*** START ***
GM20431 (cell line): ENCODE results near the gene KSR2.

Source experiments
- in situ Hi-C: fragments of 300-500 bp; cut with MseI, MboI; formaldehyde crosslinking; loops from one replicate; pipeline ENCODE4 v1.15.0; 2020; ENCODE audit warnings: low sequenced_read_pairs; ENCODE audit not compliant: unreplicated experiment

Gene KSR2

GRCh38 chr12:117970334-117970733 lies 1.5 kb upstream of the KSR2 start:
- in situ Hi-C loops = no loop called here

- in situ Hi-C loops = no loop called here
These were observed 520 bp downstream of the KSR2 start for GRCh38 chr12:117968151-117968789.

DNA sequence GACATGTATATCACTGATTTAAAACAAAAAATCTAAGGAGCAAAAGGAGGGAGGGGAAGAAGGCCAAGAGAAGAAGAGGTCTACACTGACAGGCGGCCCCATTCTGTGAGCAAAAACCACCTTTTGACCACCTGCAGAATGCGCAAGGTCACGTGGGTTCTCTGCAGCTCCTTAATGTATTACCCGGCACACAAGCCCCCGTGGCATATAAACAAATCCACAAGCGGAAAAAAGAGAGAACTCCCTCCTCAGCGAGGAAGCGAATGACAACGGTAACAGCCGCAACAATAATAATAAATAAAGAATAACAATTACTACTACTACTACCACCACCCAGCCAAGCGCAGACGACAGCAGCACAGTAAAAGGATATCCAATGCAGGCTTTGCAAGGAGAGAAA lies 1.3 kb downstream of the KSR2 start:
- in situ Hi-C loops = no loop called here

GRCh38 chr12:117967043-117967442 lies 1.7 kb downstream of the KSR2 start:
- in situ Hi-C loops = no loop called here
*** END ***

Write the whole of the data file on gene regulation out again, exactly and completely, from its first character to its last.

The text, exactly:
GM20431 (cell line): ENCODE results near the gene KSR2.

Source experiments
- in situ Hi-C: fragments of 300-500 bp; cut with MseI, MboI; formaldehyde crosslinking; loops from one replicate; pipeline ENCODE4 v1.15.0; 2020; ENCODE audit warnings: low sequenced_read_pairs; ENCODE audit not compliant: unreplicated experiment

Gene KSR2

GRCh38 chr12:117970334-117970733 lies 1.5 kb upstream of the KSR2 start:
- in situ Hi-C loops = no loop called here

- in situ Hi-C loops = no loop called here
These were observed 520 bp downstream of the KSR2 start for GRCh38 chr12:117968151-117968789.

DNA sequence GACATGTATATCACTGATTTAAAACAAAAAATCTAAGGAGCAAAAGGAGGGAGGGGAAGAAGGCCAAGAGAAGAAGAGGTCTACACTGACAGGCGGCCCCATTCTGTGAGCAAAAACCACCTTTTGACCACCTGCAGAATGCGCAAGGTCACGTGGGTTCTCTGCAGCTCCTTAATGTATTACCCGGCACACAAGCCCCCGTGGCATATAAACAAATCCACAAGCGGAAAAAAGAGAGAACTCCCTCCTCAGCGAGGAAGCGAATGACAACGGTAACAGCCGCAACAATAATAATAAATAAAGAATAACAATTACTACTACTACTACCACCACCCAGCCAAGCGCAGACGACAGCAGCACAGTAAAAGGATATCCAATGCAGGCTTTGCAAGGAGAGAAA lies 1.3 kb downstream of the KSR2 start:
- in situ Hi-C loops = no loop called here

GRCh38 chr12:117967043-117967442 lies 1.7 kb downstream of the KSR2 start:
- in situ Hi-C loops = no loop called here